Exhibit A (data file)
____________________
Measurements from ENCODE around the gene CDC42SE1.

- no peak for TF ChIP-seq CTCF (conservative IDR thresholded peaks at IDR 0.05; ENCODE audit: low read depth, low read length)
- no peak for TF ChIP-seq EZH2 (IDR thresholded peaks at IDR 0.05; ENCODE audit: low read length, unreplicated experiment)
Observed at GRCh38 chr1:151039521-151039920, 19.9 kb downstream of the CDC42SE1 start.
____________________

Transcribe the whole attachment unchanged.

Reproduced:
Measurements from ENCODE around the gene CDC42SE1.

- no peak for TF ChIP-seq CTCF (conservative IDR thresholded peaks at IDR 0.05; ENCODE audit: low read depth, low read length)
- no peak for TF ChIP-seq EZH2 (IDR thresholded peaks at IDR 0.05; ENCODE audit: low read length, unreplicated experiment)
Observed at GRCh38 chr1:151039521-151039920, 19.9 kb downstream of the CDC42SE1 start.